consumption or bathing near the tents.  Residents hauled water in buckets from a local school, but
had bottles of water for drinking.  According to the residents, the camp had only two latrines.  Local people of the town served the
residents of the camp a warm meal about 5:00 PM, consisting of rice and bulgur
wheat.  Apart from one police car,
the NGO representatives saw no security system for the camp, which might put women
and children, especially, at risk of abuse.  People are in dire need of sufficient sanitation, food,
vitamins, and medical attention as well as administration and security. 

Bajet Kandala Refugee Camp, situated just several kilometers from the Peshabur
border crossing, was meant to serve as a reception/transit camp for the Syrian
refugees.  In an older portion of
the camp, the visiting human rights workers saw canvas shelters, electricity,
latrines, and water spigots.  The
other part, filled with several hundred white tents, was not finished.  Residents of the new part, mostly
families, had to cross a highly trafficked road to the older camp to haul
buckets of water and get a tray of what appeared to be subsistence amounts of
cooked food, mainly rice.

According to the administrator of the camp, a representative of the Kurdish
Regional Government (KRG), around 20,000 people resided there as of 16 August.  The camp is run by a KRG-related agency
that appeared to be overwhelmed with the numbers of people already present and
those arriving at the camp daily. 
A fifteen-member family sitting under a makeshift shelter at the side of
the camp told an NGO representative that they had not eaten for three days.  No international aid agencies were
present at the camp. 


Wadi, Christian Peacemaker Teams and Alind, as international and Kurdish civil
society organizations, call on the United Nations and all international aid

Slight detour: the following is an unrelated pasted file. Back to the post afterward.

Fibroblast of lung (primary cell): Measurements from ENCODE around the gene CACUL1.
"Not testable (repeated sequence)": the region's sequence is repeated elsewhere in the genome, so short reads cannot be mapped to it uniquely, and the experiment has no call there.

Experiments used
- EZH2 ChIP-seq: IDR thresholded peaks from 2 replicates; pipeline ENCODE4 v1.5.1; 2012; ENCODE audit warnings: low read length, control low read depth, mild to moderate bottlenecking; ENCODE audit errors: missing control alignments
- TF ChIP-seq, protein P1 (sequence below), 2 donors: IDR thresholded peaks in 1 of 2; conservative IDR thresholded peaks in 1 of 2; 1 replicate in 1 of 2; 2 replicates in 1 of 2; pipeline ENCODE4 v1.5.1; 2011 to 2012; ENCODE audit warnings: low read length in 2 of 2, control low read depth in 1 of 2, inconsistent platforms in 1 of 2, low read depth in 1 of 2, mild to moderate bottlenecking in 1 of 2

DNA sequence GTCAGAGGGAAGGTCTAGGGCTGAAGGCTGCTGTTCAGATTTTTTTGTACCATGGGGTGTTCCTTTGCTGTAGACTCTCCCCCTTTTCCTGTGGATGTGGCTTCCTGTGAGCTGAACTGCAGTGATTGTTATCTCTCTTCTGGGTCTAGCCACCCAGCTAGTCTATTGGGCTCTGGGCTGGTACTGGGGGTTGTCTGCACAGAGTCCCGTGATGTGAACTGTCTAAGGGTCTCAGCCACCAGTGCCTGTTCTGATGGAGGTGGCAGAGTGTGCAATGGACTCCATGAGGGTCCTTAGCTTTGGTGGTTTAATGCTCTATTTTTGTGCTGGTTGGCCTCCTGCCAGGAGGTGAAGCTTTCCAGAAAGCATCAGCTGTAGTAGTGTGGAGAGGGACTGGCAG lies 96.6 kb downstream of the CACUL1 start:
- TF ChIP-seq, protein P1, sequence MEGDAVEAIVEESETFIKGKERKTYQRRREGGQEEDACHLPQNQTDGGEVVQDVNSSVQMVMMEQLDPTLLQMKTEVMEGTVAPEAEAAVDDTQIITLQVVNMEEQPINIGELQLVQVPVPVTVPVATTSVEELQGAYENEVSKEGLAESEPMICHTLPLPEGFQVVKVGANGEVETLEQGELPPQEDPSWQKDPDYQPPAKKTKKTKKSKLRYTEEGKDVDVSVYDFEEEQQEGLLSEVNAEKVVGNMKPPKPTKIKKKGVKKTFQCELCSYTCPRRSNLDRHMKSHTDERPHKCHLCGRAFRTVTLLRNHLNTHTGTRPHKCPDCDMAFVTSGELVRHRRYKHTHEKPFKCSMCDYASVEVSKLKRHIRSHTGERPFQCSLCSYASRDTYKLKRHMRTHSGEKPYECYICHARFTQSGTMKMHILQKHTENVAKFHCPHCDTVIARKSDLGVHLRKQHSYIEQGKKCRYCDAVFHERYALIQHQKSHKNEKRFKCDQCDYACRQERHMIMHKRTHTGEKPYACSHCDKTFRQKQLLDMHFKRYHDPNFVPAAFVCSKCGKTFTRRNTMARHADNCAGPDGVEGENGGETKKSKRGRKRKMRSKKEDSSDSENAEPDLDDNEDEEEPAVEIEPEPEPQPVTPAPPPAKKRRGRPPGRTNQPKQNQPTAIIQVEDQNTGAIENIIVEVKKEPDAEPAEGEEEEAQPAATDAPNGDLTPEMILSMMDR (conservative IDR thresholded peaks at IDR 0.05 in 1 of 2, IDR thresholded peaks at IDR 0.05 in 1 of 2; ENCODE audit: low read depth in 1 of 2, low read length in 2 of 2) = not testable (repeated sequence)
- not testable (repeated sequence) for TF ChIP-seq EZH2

agencies, government and non-governmental bodies to


The Kurdistan Regional authorities, along with local communities, are doing
much to provide help for those in need, but the region is overwhelmed by the
enormity of the influx of the hundreds of thousands displaced Yazidis,
Christians, Shabaks, Turkmen, and others fleeing the horrific violence
perpetuated by the Islamic State forces. 

We ask the Iraqi government to act quickly and provide financial support from
the central budget and try to find and release the missing persons, especially
the women, remembering that Iraq signed resolution 1325 UNSCR in 2013, which
calls on governments to protect women and children in conflict.

We urge the UN and other aid agencies to act quickly to provide necessary
infrastructure to meet basic needs for the displaced—inside and outside the
camps—such as food, sufficient sanitation systems, medical care, and protection.

We urge nations of the world to open their borders for those displaced by
violence and to provide a process for them to immigrate and the financial and
legal assistance needed.

Photographs from the camps can be found at this website:
Individual stories of people can be found at this public profile:
An online pdf version of the call for distribution is available at this link: